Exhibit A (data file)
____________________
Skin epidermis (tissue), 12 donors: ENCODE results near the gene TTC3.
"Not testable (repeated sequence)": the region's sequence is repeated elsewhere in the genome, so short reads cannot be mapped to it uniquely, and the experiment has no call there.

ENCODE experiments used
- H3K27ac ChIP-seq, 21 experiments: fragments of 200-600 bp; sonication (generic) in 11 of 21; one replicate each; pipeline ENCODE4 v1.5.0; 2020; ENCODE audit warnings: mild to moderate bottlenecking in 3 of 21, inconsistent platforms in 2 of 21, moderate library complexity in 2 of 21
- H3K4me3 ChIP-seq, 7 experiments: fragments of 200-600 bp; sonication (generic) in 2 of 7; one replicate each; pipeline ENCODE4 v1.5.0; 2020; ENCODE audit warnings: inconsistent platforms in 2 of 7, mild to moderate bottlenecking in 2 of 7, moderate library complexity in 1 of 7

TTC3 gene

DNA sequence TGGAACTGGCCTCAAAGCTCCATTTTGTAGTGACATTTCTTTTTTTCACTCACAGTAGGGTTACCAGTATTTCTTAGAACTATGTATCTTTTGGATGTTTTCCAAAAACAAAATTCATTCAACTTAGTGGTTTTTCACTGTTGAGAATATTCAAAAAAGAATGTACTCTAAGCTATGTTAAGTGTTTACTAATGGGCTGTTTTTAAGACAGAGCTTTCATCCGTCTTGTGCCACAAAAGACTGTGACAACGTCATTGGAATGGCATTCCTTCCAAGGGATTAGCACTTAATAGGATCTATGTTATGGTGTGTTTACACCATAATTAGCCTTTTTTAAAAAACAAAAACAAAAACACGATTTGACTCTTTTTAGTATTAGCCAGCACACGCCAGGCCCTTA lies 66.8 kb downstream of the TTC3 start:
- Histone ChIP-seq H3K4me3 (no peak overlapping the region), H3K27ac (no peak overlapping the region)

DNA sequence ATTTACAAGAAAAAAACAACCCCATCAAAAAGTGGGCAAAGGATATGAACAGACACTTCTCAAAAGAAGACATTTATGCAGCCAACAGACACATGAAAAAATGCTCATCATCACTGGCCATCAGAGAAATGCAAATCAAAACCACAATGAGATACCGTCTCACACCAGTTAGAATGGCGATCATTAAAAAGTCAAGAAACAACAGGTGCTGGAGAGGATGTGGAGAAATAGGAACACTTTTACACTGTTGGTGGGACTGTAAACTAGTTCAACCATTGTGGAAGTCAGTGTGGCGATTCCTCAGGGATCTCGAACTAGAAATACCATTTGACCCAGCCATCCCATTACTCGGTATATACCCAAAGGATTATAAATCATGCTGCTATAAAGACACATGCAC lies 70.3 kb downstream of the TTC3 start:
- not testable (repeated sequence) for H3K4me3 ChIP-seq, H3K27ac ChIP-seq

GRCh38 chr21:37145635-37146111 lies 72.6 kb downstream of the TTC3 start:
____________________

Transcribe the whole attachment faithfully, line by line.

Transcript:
Skin epidermis (tissue), 12 donors: ENCODE results near the gene TTC3.
"Not testable (repeated sequence)": the region's sequence is repeated elsewhere in the genome, so short reads cannot be mapped to it uniquely, and the experiment has no call there.

ENCODE experiments used
- H3K27ac ChIP-seq, 21 experiments: fragments of 200-600 bp; sonication (generic) in 11 of 21; one replicate each; pipeline ENCODE4 v1.5.0; 2020; ENCODE audit warnings: mild to moderate bottlenecking in 3 of 21, inconsistent platforms in 2 of 21, moderate library complexity in 2 of 21
- H3K4me3 ChIP-seq, 7 experiments: fragments of 200-600 bp; sonication (generic) in 2 of 7; one replicate each; pipeline ENCODE4 v1.5.0; 2020; ENCODE audit warnings: inconsistent platforms in 2 of 7, mild to moderate bottlenecking in 2 of 7, moderate library complexity in 1 of 7

TTC3 gene

DNA sequence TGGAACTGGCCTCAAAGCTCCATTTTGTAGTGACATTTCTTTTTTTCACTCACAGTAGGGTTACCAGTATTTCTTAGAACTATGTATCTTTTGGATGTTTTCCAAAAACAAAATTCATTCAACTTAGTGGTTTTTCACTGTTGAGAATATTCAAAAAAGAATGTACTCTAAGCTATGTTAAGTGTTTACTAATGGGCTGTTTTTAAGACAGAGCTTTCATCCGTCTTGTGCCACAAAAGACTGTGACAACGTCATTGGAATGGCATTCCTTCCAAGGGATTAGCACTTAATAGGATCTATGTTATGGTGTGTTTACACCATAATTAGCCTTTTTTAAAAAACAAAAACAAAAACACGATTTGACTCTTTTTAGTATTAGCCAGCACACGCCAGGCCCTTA lies 66.8 kb downstream of the TTC3 start:
- Histone ChIP-seq H3K4me3 (no peak overlapping the region), H3K27ac (no peak overlapping the region)

DNA sequence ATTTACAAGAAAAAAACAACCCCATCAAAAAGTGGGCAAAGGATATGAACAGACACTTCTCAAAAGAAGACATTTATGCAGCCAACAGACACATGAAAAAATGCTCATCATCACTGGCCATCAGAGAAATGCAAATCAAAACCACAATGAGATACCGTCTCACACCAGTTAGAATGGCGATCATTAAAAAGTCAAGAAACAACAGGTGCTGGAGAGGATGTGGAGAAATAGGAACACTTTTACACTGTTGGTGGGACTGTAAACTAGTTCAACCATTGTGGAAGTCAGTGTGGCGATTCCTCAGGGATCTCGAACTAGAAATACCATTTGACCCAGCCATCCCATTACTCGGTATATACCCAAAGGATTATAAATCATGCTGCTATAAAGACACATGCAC lies 70.3 kb downstream of the TTC3 start:
- not testable (repeated sequence) for H3K4me3 ChIP-seq, H3K27ac ChIP-seq

GRCh38 chr21:37145635-37146111 lies 72.6 kb downstream of the TTC3 start: